This is also the time to think about care that may be needed later in life. Lippencott described a premium, legacy life insurance plan targeted at seniors who might have missed planning for longterm care in their 60s. A legacy life insurance plan uses a sizable chunk of lazy money—funds that are languishing in the bank earning 1 percent— and buys coverage in the event long term care is required. This can avoid passing the financial burden to the family, and there is also a death benefit. “Say you put $100,000 into this product, are healthy enough to qualify for $200,000 in coverage, but years later end up in an institution because of a stroke. You’re going to get $200,000 worth of long term care. Or, if you die having spent $80,000 of that benefit, your family gets the other $120,000 tax free.”
Investing and planning for the future can be daunting, bordering on morbid for some, which might explain the procrastination. But consider the risks of not planning the way Snyder put it: “How you handle your money today may affect how you live tomorrow.”
Philip W. Malakoff, SVP of wealth management at First Long Island Investors specializes in helping high net worth individuals manage money. He shares a few gems from his 25 years of experience with tricky financial situations.
What is a common financial mistake the widowed make?
It’s a very emotional time and the biggest challenge is not understanding the finances or the budget and making rash decisions. Some think they have this large sum of money and they can go out and spend whatever they want—spending two-thirds of annual expenses on gifts to family is not realistic. If this were Melinda Gates that would probably be fine, but most other people have somewhat limited resources even if they are wealthy. We would start with a review of expenses, income and investments to ensure the individual can continue to live the lifestyle to which they have become accustomed.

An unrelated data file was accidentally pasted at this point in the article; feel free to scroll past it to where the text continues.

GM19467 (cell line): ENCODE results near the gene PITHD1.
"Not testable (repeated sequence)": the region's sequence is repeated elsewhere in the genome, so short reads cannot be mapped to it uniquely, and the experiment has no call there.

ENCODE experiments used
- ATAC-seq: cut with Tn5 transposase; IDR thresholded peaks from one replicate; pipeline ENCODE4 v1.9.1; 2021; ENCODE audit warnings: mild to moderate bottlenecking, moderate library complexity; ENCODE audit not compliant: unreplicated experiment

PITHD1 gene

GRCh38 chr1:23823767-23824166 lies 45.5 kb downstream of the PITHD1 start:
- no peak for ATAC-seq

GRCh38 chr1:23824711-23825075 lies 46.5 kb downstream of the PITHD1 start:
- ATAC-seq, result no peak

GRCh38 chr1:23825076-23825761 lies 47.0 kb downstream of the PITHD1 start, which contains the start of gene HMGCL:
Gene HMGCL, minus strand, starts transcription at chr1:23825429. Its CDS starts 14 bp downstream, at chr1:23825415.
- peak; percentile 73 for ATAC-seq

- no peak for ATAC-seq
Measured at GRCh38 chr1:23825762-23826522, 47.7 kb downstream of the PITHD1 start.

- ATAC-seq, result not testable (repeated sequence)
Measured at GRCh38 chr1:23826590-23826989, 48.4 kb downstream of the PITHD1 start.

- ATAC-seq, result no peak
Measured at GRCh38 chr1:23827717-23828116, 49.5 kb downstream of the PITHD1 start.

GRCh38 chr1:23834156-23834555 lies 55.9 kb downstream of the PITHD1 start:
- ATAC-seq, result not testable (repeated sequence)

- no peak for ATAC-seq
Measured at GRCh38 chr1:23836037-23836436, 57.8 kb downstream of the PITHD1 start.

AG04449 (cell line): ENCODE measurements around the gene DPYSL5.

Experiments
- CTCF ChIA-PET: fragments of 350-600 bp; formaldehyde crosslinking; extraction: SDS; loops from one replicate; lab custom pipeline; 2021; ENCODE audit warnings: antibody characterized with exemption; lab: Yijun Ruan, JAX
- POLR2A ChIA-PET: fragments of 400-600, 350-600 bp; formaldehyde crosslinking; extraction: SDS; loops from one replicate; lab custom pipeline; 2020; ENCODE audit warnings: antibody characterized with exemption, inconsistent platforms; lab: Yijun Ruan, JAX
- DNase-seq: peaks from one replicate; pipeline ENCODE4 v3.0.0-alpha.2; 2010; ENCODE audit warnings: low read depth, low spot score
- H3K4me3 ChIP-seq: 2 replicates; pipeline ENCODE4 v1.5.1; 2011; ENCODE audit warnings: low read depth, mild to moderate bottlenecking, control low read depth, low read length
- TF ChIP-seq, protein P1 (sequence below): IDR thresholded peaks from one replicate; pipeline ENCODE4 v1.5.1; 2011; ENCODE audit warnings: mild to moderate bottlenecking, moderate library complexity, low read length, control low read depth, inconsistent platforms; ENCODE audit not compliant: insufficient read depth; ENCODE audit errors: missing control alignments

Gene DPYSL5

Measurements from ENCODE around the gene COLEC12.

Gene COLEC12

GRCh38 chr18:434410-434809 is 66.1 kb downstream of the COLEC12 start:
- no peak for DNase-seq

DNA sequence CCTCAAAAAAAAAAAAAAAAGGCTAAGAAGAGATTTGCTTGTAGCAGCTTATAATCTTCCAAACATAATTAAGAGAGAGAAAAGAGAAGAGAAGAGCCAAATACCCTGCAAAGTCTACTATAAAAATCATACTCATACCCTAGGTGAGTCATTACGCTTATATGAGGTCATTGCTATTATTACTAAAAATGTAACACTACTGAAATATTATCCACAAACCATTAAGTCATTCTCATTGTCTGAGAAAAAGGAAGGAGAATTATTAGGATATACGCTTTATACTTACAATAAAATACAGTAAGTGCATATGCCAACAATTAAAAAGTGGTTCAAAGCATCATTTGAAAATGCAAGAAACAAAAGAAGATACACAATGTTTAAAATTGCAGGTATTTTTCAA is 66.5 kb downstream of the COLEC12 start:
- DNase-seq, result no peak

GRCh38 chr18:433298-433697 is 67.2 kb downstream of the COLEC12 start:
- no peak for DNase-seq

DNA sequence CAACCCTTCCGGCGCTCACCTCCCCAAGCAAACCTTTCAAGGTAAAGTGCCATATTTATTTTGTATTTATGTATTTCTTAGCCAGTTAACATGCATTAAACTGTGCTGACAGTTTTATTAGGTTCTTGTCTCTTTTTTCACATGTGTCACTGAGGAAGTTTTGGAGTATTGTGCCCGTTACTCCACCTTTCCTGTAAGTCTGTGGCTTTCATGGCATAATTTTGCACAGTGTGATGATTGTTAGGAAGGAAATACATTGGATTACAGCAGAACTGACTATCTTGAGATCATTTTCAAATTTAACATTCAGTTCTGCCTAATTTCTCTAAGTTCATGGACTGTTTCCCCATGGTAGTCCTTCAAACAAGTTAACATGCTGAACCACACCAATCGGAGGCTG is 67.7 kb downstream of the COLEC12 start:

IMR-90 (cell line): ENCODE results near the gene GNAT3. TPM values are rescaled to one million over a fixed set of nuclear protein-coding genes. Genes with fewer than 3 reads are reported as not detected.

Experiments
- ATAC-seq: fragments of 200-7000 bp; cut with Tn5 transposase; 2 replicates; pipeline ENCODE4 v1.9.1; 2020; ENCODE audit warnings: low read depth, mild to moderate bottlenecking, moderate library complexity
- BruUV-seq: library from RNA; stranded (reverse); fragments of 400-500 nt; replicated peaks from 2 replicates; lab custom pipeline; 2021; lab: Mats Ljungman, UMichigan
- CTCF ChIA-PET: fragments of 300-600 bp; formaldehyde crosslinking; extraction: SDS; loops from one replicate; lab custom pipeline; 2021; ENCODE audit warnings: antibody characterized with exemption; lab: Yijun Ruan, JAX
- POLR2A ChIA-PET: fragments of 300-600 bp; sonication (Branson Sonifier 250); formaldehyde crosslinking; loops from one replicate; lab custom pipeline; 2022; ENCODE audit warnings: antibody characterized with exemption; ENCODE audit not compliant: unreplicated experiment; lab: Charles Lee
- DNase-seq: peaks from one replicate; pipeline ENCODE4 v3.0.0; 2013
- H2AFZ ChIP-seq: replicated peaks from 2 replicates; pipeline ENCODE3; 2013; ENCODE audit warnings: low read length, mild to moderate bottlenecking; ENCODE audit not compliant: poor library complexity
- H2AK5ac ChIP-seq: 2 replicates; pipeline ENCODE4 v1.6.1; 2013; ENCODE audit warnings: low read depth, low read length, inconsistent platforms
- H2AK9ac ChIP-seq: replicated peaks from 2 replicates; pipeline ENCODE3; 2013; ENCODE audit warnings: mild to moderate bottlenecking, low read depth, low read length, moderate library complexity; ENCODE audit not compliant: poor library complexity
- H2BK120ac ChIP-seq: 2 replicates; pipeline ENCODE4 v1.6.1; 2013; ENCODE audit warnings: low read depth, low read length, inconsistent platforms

What is the most important thing when it comes to legacy planning?
If you know you want to leave something to family or friends you should start planning early—but not so early it impacts your lifestyle or retirement plans. There are tax efficient ways to give, like setting up trusts and annual gifting, which is capped at $14,000 (single) or $28,000 (married) to each child and grandchild.
What is the most common misstep people face when coming into an inheritance?
Clients often have a hard time saying “no” to family or friends who ask for money. We would advise clients to put money towards paying down any debt. If you have some future expenses that you planned before the inheritance, put money away for that. I’m not saying don’t buy anything—if you inherit $5 million and you want to buy a $30,000 luxury item there’s probably nothing wrong with that. But in general it is best to put the money someplace safe where the principle won’t be touched while you let things sink in, for at least six months.
Knowing that retirement is on the horizon, are there any guidelines a couple in their 50s should check themselves against?
There are four things you can do with money: you can spend it on your lifestyle, you can choose to leave a legacy to children or other family, you can be philanthropic or you can be entrepreneurial. Someone who is nearing retirement is probably not thinking entrepreneurially, so it’s really the other three. It comes down to having proper risk tolerance to maintain those goals. What if the market were to go down significantly? For example, if you have a portfolio that is down 33 percent, that means $100 goes down to $67. To get back up to $100 you need to make 50 percent—it’s a big way back up. You need to start de-risking your portfolio. It’s also a time to define what spending will be on an annual basis once you retire. Our experience says you need between 20 and 25 times your current annual spending to safely fund a multi-decade retirement.